Meiji-Portraits
MEIJI Tennō – 明治 天皇 - His Life

This special page is dedicated to the MEIJI - Tennō, his life and family.

The Emperor Meiji was a “living god,” the head of a restored monarchy, leader of the nation, and a symbol of modernization and efforts and accomplishments in Japan’s becoming a member of the world community. During his reign the nation defeated a much larger nation (China), and a white, Christian, European nation - Russia. Immense social and economic reform was made.

Detailed curriculum vitae for the Emperor and Empress is part of this site.

Please visit also the Paintings at the Meiji Shrine

Additionally, images of or related to the Emperor Meiji and Imperial Family are introduced from the Collection of Aaron M Cohen according to 7 categories:
1. Meiji Tennō
2. The Emperor’s Personal Items
3. Meiji and the Military
4. Meiji and the Russo-Japanese War
5. The Imperial Palace and Villas
6. The Imperial Family and VIPs
7. Death of the Emperor
   
Meiji Tennō
明治 天皇
1852 - 1912



Emporer Meiji




Empress Shōken
03.11.1852 in Kyoto
30.07.1912

Der Kaiser Meiji, der zweite Sohn des Kaisers Kōmei, wurde am 03.11.1852 in Kyōto geboren und wurde Mutsuhito genannt. Nach dem Tod von Kōmei am 09.01.1867 wurde Prinz Mutsuhito der 122. Kaiser nach der traditionellen Zählung und der Name Meiji („Aufgeklärte Regierung“) angenommrn.



wird fortgesetzt





Die Meiji Ära war die ruhm - und erfolgreichste Periode in der mehr als 2.000 - jährigen Geschichte Japans. Als die Meiji Ära 1912 endete, war Japan eine Weltmacht. Im Zentrum Tokyos wurde zu seinen Ehren der Meiji - Schrein errichtet.
Nach seinem Ableben am 30.07.1912 wurde er auf dem Fushimi Momoyama Ryo (Friedhof) in Kyoto beigesetzt und seiner Seele im Meiji - Schrein gedacht.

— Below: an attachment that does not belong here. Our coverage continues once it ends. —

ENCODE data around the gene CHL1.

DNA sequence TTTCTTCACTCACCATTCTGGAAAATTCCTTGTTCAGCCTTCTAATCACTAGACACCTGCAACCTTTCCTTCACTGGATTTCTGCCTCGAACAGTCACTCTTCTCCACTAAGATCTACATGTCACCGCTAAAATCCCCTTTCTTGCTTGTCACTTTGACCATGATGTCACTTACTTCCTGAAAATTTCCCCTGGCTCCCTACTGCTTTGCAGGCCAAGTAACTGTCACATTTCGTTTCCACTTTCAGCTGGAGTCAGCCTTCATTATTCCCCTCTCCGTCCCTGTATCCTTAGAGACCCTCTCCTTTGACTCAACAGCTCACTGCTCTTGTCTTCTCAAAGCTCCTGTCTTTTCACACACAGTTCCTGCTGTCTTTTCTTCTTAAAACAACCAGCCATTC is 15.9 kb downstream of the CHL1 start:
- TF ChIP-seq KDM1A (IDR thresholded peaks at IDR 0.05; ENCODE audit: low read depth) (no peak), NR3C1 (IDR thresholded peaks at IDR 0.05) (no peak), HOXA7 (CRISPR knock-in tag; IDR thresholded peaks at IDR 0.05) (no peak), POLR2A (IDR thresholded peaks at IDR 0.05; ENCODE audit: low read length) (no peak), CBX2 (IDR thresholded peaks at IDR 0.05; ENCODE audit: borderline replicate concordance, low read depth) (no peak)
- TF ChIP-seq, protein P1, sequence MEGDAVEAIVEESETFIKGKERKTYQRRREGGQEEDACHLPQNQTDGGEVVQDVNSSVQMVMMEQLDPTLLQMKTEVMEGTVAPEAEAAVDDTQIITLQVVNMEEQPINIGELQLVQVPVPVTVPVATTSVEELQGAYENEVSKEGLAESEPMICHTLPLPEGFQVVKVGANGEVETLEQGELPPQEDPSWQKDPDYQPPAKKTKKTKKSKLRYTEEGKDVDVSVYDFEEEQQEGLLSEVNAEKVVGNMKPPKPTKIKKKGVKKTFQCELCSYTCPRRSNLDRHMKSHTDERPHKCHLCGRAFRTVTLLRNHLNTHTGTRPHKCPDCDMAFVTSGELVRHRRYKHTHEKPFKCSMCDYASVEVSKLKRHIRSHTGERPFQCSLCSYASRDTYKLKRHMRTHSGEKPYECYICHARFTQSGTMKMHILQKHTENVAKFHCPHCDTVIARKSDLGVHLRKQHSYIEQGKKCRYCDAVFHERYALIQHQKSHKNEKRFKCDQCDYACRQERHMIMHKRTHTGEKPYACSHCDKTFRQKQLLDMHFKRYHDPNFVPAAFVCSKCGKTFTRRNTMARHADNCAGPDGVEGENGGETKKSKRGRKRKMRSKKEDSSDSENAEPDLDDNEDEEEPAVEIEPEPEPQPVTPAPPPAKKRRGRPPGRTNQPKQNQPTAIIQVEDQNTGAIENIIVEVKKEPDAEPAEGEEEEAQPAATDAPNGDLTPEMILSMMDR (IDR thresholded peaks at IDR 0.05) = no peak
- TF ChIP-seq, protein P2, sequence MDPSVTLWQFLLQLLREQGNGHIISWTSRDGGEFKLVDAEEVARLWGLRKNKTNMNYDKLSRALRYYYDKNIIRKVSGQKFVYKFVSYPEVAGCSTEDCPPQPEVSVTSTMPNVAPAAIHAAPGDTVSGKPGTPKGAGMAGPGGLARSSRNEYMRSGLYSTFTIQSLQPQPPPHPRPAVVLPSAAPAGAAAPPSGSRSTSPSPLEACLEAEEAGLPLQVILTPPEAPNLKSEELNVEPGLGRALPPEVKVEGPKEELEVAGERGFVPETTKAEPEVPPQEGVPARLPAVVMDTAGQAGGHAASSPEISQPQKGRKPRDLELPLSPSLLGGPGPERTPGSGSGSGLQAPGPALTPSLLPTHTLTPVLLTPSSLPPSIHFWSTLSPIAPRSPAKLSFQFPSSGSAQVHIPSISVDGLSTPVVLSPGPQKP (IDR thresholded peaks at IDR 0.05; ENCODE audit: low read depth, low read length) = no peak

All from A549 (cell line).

Kaiserin Haruko, nach ihrem Tod Kaiserin Shōken genannt, wurde am 28.05.1850 in Kyōto geboren. Sie war die dritte Tochter von Minister Tadaka Ichijō. Nach der Hochzeit mit Kaiser Meiji 1868 kümmerte sie sich begeistert um die nationale Wohlfahrt und die Erziehung der Frauen, so dass sie als „Mutter der Nation“ verehrt wurde. Sie unterstützte auch die Gründung des Roten Kreuzes in Japan und stiftete dem Internationalen Kreuz einen Fond, der unter dem Namen „Kaiserin Shoken Fond“ bekannt ist.
Sie starb am 19.04.1914 und wurde neben Kaiser Meiji beigesetzt.
03.11.1852 in Kyoto
30.07.1912

Emperor Meiji, the second son of Emperor Kōmei, was born on November 3rd, 1852 in Kyoto and named Mutsuhito. Upon the death of Kōmei on January 9, 1867, Prince Mutsuhito became the 122nd emperor in the traditional count, taking the name Meiji (“enlightened government”).




to be continued





The Meiji period was the most glorious and prosperous period of all the Japanese history of more than 2,000 years. When the Meiji period ended in 1912, Japan was a world power. The Meiji shrine in the centre of Tokyo was built in his honour.
After his demise on July 30th, 1912, he was buried at the Fushimi Momoyama Ryo (Graveyard) in Kyoto, his soul being enshrined in Meiji Jingū.